New Zealand is a little country that delights in punching above its weight globally.
Over the last few days two monumental things happened here that are worthy of note. Firstly, a little New Zealand company (Rocket Lab) successfully put a rocket into orbit after a local launch. New Zealand are now officially in space.
Perhaps of equal or greater global significance though was the news that our Prime Minister, the world’s youngest female head of Government at 37, is expecting her first child in June. Jacinda Ardern has been Prime Minister since 26 October 2017.
As the first country to give women the vote back in 1893, it is kind of cool that 125 years later our third female PM will have a child while in office. She’s not married to her partner either and no one gives a damn. This isn’t a world first though. The late Benazir Bhutto gave birth to a child in 1990 while head of the Pakistan Government.
Ardern has indicated she is going to take just six weeks off in June and her partner will be the primary caregiver. As with any couple having their first child, she won’t be short of help and, like any organisation would, “we are planning how we will manage it as a Government.” They are a team and the wheels of Government won’t fall off while she is on leave.
While Ardern will no doubt be a great role model, New Zealand still has one of the lowest paid parental leave entitlements in the OECD at 18 weeks. Ironically, when Ardern took office she quickly announced an increase from 18 to 22 weeks from 1 July this year, followed by a further increase to 26 weeks in 2020 as part of Labour’s 100 Day Plan.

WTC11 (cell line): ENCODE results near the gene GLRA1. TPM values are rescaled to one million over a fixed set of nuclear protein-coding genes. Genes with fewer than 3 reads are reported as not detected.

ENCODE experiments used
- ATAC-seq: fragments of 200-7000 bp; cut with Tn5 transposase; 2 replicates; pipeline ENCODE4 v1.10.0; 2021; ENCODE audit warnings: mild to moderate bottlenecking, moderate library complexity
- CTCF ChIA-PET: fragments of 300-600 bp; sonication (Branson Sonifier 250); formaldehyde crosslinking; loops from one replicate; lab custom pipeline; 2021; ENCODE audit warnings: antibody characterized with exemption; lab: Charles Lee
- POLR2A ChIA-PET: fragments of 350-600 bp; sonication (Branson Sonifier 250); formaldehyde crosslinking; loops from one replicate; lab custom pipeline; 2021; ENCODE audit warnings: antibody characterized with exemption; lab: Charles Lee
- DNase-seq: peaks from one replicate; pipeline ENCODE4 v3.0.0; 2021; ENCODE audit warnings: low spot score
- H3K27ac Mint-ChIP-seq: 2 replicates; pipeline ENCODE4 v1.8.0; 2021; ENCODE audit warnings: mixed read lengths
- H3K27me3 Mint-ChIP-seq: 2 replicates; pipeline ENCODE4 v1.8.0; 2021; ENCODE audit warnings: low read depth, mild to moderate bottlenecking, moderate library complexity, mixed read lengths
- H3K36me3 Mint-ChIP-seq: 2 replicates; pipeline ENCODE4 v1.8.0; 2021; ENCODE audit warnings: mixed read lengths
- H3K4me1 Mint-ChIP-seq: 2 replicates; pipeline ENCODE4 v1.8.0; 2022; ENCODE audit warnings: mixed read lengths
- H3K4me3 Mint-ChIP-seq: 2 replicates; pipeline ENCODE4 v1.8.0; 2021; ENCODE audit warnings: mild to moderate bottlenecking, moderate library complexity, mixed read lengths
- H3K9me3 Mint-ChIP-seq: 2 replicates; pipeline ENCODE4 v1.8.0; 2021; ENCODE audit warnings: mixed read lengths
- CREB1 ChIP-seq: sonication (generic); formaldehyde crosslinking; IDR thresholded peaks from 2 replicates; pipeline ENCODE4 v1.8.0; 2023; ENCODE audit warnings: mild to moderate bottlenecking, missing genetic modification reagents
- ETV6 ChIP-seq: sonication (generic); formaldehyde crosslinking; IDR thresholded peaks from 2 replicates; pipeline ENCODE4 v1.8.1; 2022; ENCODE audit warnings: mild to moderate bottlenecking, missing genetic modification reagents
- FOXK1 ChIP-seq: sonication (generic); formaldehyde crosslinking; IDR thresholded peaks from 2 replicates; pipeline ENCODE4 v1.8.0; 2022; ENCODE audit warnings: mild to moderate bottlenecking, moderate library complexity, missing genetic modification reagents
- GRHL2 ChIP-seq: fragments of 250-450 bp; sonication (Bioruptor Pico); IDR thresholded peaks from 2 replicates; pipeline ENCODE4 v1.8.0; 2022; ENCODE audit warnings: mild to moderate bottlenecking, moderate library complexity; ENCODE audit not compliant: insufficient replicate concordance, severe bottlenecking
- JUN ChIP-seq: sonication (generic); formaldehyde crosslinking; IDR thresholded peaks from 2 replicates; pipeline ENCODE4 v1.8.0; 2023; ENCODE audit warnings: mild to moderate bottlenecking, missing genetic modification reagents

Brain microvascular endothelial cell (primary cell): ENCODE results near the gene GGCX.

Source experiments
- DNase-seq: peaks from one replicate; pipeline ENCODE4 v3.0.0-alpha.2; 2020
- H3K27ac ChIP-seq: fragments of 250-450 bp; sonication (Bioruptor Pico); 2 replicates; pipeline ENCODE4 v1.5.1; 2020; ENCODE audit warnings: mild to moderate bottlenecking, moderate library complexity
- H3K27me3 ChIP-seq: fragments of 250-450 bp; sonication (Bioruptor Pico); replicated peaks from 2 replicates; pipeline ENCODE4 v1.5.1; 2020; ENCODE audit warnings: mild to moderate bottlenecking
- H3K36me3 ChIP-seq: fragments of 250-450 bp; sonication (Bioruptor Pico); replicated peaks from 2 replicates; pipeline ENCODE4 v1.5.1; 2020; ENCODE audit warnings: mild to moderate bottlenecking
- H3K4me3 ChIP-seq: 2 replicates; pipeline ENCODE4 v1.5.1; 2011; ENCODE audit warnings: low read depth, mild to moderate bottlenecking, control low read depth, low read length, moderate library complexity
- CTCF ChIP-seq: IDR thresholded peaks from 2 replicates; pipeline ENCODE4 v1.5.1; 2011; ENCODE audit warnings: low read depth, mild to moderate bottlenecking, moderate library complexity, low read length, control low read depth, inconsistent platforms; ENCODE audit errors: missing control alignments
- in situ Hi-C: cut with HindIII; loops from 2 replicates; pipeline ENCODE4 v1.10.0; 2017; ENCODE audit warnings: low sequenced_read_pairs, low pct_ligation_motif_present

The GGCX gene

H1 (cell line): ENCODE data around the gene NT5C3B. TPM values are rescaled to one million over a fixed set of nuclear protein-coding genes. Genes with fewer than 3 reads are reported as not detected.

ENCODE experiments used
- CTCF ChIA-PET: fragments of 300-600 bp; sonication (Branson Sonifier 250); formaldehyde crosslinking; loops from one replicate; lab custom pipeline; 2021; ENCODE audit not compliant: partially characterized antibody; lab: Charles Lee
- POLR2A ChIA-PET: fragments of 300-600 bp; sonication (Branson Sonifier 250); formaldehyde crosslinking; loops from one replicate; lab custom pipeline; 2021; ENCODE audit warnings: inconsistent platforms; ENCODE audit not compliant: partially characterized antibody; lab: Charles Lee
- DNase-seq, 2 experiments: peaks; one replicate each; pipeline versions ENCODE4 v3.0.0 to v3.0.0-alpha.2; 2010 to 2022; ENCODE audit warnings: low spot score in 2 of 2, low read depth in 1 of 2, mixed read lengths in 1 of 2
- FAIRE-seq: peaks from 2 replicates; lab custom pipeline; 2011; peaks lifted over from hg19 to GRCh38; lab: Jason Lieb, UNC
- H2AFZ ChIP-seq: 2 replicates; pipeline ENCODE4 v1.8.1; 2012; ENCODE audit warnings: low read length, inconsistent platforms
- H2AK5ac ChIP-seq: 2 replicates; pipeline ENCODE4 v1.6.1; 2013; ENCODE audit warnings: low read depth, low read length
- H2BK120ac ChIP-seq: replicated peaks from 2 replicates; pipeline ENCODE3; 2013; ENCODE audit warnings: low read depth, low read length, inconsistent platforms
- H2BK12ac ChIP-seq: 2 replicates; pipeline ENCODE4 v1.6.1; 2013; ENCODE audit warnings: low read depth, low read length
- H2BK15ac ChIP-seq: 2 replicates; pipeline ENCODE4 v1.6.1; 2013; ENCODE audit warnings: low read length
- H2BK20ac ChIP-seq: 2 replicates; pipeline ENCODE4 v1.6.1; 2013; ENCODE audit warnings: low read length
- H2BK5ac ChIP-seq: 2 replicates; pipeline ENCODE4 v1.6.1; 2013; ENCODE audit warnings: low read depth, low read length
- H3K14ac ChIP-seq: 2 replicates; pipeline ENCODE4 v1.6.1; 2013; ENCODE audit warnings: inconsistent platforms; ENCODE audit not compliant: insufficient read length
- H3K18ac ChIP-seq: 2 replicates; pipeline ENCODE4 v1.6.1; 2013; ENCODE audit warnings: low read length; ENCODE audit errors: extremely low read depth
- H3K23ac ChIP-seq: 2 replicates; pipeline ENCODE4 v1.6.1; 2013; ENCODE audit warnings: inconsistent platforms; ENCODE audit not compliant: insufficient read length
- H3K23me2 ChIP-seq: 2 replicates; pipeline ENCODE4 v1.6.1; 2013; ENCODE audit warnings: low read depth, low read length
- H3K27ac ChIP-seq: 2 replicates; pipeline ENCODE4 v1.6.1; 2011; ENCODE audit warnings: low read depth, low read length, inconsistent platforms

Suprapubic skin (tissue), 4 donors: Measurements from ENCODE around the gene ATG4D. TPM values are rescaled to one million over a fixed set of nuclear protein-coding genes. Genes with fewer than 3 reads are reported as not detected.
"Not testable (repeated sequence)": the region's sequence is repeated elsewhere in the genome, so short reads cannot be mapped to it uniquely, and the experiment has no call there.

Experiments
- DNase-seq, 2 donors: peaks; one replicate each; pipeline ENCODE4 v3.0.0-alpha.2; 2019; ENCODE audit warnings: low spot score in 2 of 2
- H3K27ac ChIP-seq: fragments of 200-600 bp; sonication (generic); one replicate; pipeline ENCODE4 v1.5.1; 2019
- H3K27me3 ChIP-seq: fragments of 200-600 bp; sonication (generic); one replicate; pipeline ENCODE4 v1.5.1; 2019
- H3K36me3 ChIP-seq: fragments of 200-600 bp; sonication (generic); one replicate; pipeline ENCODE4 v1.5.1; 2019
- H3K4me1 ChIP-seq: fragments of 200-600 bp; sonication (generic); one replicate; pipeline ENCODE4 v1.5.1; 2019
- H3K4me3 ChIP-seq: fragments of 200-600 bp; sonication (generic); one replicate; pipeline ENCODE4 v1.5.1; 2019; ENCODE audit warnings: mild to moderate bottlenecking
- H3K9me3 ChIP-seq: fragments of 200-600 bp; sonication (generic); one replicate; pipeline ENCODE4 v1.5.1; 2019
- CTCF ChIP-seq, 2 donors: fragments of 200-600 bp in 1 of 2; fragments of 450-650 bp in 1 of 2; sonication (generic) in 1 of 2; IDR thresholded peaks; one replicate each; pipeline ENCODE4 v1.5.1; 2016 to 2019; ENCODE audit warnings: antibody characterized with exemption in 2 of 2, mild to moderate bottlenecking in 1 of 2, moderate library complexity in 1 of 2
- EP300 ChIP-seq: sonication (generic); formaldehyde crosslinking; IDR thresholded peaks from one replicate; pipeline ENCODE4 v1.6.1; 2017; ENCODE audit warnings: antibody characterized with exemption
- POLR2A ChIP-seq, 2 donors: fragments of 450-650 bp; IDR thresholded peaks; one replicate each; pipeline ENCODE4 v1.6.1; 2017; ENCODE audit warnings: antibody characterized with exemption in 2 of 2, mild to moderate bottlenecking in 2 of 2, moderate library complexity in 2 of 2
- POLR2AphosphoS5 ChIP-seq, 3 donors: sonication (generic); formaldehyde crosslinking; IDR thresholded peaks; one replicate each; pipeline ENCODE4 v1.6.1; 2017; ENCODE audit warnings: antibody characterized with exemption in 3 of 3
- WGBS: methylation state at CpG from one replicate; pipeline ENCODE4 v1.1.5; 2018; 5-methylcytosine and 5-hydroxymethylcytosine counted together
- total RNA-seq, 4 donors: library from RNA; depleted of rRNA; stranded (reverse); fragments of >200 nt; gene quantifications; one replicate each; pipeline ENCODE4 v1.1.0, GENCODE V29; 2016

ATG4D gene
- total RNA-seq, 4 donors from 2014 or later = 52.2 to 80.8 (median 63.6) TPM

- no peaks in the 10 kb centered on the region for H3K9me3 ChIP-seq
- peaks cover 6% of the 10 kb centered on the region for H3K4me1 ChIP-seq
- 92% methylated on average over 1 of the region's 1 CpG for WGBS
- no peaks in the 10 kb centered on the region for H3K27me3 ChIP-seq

When I first arrived in New Zealand to work in 1997, there was no paid parental leave and we were grateful we had our first child in the UK where my wife had been fully paid for six months while on parental leave. Taking it to 26 weeks is another great step forward.
Inevitably there have been claims that Ardern has sold the country short by taking up the position of Prime Minister while knowing she was pregnant. She is not the first women to ever accept a job and then find out she was pregnant before she started it and she won’t be the last. Such is life. It doesn’t mean she can’t or shouldn’t do the job.
My very wise Twitter friend Shona Glentworth summed it up nicely.
That said, I have met many business owners who bemoan the cost of employing women of child bearing age and the supposed disruption and extra cost they cause when they have babies. I have also met and worked with people who won’t employ part-timers because they want school holidays off and leave early every day.
Sadly, there are still some very short-sighted and archaic attitudes around business in this country which is not always as progressive as we would like to think. I hope, if nothing else, Jacinda Ardern successfully manages to change some of those.
Donald Trump’s views on the pregnancy are not known, although one might imagine what they are. The US still stands alone in the OECD as the only country with no paid parental leave benefits which is scandalous. For a variety of complex reasons, it seems unlikely that will change any time soon.
I was going to say that I think it’s unlikely an unmarried woman of child bearing age could ever be elected President of the United States. But Trump got there, and little old New Zealand has made it into space. Let’s face it, nothing is impossible!
And to find out what rockets and babies have in common? Watch this lovely short video from Scientist Marcus Chown.